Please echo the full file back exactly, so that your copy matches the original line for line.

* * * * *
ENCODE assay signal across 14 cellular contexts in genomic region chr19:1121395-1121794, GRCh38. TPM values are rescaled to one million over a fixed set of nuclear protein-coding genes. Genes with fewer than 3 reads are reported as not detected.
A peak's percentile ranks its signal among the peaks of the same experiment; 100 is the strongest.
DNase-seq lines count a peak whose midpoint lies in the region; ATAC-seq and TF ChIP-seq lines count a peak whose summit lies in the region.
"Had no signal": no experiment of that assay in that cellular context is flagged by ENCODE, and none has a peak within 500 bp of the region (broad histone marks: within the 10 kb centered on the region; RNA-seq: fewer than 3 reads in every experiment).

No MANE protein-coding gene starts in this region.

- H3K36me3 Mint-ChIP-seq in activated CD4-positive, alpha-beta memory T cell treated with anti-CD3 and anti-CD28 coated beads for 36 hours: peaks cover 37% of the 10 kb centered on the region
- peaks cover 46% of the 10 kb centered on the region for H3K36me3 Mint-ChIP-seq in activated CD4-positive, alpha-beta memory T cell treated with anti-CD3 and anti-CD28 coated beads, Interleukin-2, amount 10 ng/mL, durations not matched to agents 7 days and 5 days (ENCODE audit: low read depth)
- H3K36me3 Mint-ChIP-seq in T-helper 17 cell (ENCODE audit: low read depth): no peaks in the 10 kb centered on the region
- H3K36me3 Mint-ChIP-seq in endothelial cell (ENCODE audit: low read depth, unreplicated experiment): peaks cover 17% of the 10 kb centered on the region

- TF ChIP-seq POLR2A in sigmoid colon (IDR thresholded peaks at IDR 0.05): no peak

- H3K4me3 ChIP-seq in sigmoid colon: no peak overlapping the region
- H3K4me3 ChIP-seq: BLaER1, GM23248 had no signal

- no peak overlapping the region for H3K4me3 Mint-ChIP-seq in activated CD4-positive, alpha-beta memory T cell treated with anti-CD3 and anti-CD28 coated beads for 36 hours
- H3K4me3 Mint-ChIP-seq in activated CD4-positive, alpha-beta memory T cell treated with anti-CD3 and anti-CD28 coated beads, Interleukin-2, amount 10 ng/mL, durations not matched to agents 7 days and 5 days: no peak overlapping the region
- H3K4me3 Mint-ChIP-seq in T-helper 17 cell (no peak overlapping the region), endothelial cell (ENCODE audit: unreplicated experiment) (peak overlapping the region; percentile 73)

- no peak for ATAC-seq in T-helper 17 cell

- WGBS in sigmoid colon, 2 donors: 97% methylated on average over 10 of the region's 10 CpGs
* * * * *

ENCODE assay signal across 14 cellular contexts in genomic region chr19:1121395-1121794, GRCh38. TPM values are rescaled to one million over a fixed set of nuclear protein-coding genes. Genes with fewer than 3 reads are reported as not detected.
A peak's percentile ranks its signal among the peaks of the same experiment; 100 is the strongest.
DNase-seq lines count a peak whose midpoint lies in the region; ATAC-seq and TF ChIP-seq lines count a peak whose summit lies in the region.
"Had no signal": no experiment of that assay in that cellular context is flagged by ENCODE, and none has a peak within 500 bp of the region (broad histone marks: within the 10 kb centered on the region; RNA-seq: fewer than 3 reads in every experiment).

No MANE protein-coding gene starts in this region.

- H3K36me3 Mint-ChIP-seq in activated CD4-positive, alpha-beta memory T cell treated with anti-CD3 and anti-CD28 coated beads for 36 hours: peaks cover 37% of the 10 kb centered on the region
- peaks cover 46% of the 10 kb centered on the region for H3K36me3 Mint-ChIP-seq in activated CD4-positive, alpha-beta memory T cell treated with anti-CD3 and anti-CD28 coated beads, Interleukin-2, amount 10 ng/mL, durations not matched to agents 7 days and 5 days (ENCODE audit: low read depth)
- H3K36me3 Mint-ChIP-seq in T-helper 17 cell (ENCODE audit: low read depth): no peaks in the 10 kb centered on the region
- H3K36me3 Mint-ChIP-seq in endothelial cell (ENCODE audit: low read depth, unreplicated experiment): peaks cover 17% of the 10 kb centered on the region

- TF ChIP-seq POLR2A in sigmoid colon (IDR thresholded peaks at IDR 0.05): no peak

- H3K4me3 ChIP-seq in sigmoid colon: no peak overlapping the region
- H3K4me3 ChIP-seq: BLaER1, GM23248 had no signal

- no peak overlapping the region for H3K4me3 Mint-ChIP-seq in activated CD4-positive, alpha-beta memory T cell treated with anti-CD3 and anti-CD28 coated beads for 36 hours
- H3K4me3 Mint-ChIP-seq in activated CD4-positive, alpha-beta memory T cell treated with anti-CD3 and anti-CD28 coated beads, Interleukin-2, amount 10 ng/mL, durations not matched to agents 7 days and 5 days: no peak overlapping the region
- H3K4me3 Mint-ChIP-seq in T-helper 17 cell (no peak overlapping the region), endothelial cell (ENCODE audit: unreplicated experiment) (peak overlapping the region; percentile 73)

- no peak for ATAC-seq in T-helper 17 cell

- WGBS in sigmoid colon, 2 donors: 97% methylated on average over 10 of the region's 10 CpGs